Then America meets Prince Maxon. Gradually, she starts to question all the plans she’s made for herself—and realizes that the life she’s always dreamed of may not compare to a future she never imagined.
Though I do run into some issues with this book, I find the way that they have divided up the castes and how people work within it to be absolutely fascinating.
Journeys to the end of the world, fantastic creatures, and epic battles between good and evil—what more could any reader ask for in one book? The book that has it all is The Lion, the Witch and the Wardrobe, written in 1949 by Clive Stables Lewis. But Lewis did not stop there. Six more books followed, and together they became known as The Chronicles of Narnia.
For the past fifty years, The Chronicles of Narnia have transcended the fantasy genre to become part of the canon of classic literature. Each of the seven books is a masterpiece, drawing the reader into a land where magic meets reality, and the result is a fictional world whose scope has fascinated generations.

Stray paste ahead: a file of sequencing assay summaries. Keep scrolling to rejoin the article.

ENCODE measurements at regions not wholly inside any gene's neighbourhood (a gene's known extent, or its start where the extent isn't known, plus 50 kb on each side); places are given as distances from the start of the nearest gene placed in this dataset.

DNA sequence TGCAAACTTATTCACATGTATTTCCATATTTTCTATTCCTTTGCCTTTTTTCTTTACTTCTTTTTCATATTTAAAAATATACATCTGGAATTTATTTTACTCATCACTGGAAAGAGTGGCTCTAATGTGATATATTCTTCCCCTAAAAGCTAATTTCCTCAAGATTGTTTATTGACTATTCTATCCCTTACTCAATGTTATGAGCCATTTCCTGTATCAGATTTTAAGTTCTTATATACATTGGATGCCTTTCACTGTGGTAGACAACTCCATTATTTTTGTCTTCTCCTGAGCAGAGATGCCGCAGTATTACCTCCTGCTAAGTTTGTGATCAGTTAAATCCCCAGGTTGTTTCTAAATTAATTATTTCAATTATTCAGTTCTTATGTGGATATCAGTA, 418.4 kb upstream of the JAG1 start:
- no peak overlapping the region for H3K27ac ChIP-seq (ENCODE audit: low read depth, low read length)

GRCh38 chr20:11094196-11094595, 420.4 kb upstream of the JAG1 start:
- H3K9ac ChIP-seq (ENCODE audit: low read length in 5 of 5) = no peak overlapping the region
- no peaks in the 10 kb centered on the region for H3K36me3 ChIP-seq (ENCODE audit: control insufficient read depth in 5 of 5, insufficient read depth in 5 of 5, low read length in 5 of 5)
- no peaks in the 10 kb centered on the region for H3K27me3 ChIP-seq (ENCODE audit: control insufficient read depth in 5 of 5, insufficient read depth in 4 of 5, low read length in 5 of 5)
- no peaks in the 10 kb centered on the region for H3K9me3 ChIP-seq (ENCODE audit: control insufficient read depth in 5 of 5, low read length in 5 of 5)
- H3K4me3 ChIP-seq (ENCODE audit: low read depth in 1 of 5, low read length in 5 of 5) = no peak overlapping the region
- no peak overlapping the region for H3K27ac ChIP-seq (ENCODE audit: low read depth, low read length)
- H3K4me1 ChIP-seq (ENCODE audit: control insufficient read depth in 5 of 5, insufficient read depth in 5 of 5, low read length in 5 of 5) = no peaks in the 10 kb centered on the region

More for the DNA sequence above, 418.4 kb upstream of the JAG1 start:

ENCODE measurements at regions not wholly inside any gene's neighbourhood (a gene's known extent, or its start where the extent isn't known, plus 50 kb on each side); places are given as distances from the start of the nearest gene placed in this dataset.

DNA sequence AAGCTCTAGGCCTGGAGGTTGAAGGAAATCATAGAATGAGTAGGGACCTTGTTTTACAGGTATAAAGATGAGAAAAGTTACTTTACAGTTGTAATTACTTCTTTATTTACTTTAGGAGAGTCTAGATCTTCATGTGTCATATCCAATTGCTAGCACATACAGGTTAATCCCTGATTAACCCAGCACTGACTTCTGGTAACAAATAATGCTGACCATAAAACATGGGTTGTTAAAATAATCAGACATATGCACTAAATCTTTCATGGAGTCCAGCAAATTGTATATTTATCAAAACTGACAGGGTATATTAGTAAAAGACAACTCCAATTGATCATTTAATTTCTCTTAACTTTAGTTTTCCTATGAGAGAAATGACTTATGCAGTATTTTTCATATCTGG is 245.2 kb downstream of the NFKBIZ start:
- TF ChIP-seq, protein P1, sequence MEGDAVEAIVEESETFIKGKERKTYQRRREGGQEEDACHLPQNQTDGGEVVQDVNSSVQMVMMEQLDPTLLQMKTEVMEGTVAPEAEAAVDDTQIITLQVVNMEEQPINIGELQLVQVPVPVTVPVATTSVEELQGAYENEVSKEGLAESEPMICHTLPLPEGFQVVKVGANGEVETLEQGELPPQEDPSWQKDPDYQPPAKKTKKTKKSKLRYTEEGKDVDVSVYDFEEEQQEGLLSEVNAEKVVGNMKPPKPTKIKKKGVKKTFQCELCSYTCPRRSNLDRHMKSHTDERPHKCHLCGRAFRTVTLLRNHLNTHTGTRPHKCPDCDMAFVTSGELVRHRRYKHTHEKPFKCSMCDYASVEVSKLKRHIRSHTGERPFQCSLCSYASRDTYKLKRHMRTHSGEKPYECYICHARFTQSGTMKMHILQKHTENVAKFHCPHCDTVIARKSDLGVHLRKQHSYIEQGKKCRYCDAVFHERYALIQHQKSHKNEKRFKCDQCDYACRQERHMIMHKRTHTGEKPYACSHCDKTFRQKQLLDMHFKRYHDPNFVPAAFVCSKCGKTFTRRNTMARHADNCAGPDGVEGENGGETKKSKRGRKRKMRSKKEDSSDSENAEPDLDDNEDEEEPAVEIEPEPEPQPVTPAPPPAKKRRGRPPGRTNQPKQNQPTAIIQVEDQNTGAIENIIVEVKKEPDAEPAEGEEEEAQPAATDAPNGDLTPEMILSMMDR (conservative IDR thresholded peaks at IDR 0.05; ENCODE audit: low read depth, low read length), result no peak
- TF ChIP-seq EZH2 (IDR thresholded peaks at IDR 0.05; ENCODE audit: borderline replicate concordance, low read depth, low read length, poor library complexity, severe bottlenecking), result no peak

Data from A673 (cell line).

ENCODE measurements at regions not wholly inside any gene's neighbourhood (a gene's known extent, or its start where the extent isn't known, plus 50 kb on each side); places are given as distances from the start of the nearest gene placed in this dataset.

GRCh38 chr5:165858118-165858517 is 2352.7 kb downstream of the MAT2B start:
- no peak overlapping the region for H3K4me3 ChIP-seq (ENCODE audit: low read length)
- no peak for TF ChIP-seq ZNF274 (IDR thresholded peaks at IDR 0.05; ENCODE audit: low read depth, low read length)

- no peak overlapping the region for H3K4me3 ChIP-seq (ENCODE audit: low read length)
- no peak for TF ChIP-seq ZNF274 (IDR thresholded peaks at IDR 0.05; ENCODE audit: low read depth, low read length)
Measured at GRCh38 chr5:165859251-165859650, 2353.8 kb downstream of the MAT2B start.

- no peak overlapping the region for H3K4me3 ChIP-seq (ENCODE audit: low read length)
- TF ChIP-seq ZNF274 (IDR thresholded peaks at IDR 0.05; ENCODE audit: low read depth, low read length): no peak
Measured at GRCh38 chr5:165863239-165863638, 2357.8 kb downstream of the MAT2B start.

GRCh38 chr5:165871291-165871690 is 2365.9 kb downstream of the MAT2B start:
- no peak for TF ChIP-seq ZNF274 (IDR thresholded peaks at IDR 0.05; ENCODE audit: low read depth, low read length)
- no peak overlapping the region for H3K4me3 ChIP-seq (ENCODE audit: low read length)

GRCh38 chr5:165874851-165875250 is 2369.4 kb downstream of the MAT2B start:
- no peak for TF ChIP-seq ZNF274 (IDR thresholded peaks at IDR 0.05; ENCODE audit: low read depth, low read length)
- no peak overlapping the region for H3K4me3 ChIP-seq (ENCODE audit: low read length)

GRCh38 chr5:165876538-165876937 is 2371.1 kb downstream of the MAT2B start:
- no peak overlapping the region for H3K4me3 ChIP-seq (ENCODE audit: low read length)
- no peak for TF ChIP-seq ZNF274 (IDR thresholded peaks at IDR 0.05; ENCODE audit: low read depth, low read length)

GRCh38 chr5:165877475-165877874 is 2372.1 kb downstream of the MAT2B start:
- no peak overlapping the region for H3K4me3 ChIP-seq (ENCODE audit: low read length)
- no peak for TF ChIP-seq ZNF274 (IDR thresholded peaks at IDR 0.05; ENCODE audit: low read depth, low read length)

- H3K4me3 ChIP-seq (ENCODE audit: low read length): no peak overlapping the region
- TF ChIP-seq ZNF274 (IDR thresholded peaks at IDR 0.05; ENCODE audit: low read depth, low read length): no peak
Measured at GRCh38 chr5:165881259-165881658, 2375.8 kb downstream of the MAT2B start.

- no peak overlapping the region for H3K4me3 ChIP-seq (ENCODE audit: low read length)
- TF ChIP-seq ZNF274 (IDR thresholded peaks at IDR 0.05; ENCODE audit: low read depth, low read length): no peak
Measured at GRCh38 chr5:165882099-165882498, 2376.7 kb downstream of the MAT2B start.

Okay, there’s an entirely world in a closet. Do I need to say more?
This haunting story centers on Jonas, who lives in a seemingly ideal, if colorless, world of conformity and contentment. Not until he’s given his life assignment as the Receiver of Memory does he begin to understand the dark, complex secrets behind his fragile community.
This world is terrifying, and fascinating all at the same time. Imagine a world where there’s no colour, no emotions, nothing that allows us to choose or be anything but content. Not somewhere I’d like to live, but interesting nonetheless.
Welcome to Elsewhere. It is warm, with a breeze, and the beaches are marvelous. It’s quiet and peaceful. You can’t get sick or any older. Curious to see new paintings by Picasso? Swing by one of Elsewhere’s museums. Need to talk to someone about your problems? Stop by Marilyn Monroe’s psychiatric practice.
Elsewhere is where fifteen-year-old Liz Hall ends up, after she has died. It is a place so like Earth, yet completely different. Here Liz will age backward from the day of her death until she becomes a baby again and returns to Earth. But Liz wants to turn sixteen, not fourteen again. She wants to get her driver’s license. She wants to graduate from high school and go to college. And now that she’s dead, Liz is being forced to live a life she doesn’t want with a grandmother she has only just met. And it is not going well. How can Liz let go of the only life she has ever known and embrace a new one? Is it possible that a life lived in reverse is no different from a life lived forward?
I’m counting this as it’s own world, though it’s technically connected with the one we know. This is a really interesting imagining of what comes after we’ve passed on, and I enjoy how they’ve made it all work together.